In his Stirpium historiae pemptades sex (1583; abbreviated here as the Stirpium), the Mechelen physician and botanist Rembert Dodoens (1517–1585) remarked that the root of the madder plant is used as a red dye (‘tum in tinctoria est usus‘). An important figure in the history of early modern botanical knowledge, Dodoens, along with two other Netherlandish botanists Carolus Clusius (1526–1609) and Matthias Lobelius (1538–1616), and their main publishers Christophe Plantin (c. 1520–1589) and the successors of the Officina Plantiniana (Plantin Press), collectively ushered in the new discipline of botany to the sixteenth-century Low Countries with their many printed botanical treatises. An interest in plants was already growing strong in the Antwerp region since the late Burgundian period. The first printed herbal in the southern Low Countries, Den herbarius in dyetsche (1484), was published by Johan Veldener in Leuven. The book was later printed in the city periphery in 1511 by Govaert Back, and a demand for similar works developed steadily. Between the 1530s and 1560s, eighteen botanical publications of the 382 editions now deemed scientifically significant on the European level were produced in Antwerp; these publications included Dodoens’s first comprehensive herbal, the Cruijdeboeck, published in 1554 by Antwerp publisher Jan van der Loe. Dodoens’s Stirpium is a renewed edition of the Cruijdeboeck with largely expanded text and new woodcuts. The Stirpium marks a new height of botanical knowledge in the Low Countries and was highly popular and largely circulated throughout Europe. As the European herbal tradition is deeply rooted in medicine, the entries in the Stirpium mostly describe the medicinal properties of the plants. However, widespread utilitarian functions sometimes find their ways into the writings of the physician-botanist, albeit most often brief and in passing. The artisanal use of the madder root as a red dye is such an example.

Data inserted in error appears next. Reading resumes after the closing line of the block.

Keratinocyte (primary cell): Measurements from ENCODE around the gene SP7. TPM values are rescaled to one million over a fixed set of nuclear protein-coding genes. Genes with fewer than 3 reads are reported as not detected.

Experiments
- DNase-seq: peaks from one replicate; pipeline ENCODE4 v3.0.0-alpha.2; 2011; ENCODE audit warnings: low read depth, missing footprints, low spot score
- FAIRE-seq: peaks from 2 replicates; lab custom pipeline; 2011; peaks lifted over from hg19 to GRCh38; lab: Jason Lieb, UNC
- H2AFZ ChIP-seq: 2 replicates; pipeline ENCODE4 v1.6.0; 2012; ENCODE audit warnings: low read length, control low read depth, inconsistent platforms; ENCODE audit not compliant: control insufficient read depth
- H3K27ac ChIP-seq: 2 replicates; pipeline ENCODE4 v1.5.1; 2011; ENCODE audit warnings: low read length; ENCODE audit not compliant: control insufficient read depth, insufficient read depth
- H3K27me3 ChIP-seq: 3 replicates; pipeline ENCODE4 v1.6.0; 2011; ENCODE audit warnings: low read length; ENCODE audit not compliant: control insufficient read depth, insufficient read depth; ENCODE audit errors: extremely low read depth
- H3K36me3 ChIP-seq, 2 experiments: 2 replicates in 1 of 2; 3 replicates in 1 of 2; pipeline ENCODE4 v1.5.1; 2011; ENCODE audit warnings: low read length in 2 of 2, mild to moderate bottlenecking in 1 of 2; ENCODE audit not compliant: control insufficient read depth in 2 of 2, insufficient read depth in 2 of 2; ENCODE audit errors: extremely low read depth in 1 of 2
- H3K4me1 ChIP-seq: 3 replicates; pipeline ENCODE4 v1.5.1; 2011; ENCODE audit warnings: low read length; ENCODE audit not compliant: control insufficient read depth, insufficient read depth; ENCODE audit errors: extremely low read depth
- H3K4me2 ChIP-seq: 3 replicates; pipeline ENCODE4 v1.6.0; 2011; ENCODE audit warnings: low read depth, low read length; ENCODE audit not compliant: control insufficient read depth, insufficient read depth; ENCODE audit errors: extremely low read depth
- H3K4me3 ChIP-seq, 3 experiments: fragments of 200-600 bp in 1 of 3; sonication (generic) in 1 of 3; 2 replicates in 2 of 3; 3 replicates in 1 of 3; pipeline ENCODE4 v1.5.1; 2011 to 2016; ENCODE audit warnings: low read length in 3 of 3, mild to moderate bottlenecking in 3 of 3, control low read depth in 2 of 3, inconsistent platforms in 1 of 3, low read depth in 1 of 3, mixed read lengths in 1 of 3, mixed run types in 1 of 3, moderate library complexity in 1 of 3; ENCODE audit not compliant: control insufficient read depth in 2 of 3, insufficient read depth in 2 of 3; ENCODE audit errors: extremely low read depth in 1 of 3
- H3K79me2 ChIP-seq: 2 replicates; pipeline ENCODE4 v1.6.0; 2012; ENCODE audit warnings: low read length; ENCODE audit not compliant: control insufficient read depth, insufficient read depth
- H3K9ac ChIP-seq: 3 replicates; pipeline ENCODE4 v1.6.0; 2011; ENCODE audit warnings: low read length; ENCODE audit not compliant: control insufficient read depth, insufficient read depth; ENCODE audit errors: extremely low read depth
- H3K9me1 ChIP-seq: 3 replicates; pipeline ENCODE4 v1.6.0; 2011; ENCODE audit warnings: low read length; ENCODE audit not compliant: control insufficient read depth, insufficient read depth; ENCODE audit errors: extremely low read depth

(Above) Reworking black woodblocks and a replica press with Jessie Wei-Hsuan Chen, Plantin-Moretus Museum Antwerp. A film by Katrien Vanagt and Stefano Bertacchini, 2020 @Serafín Productions for ARTECHNE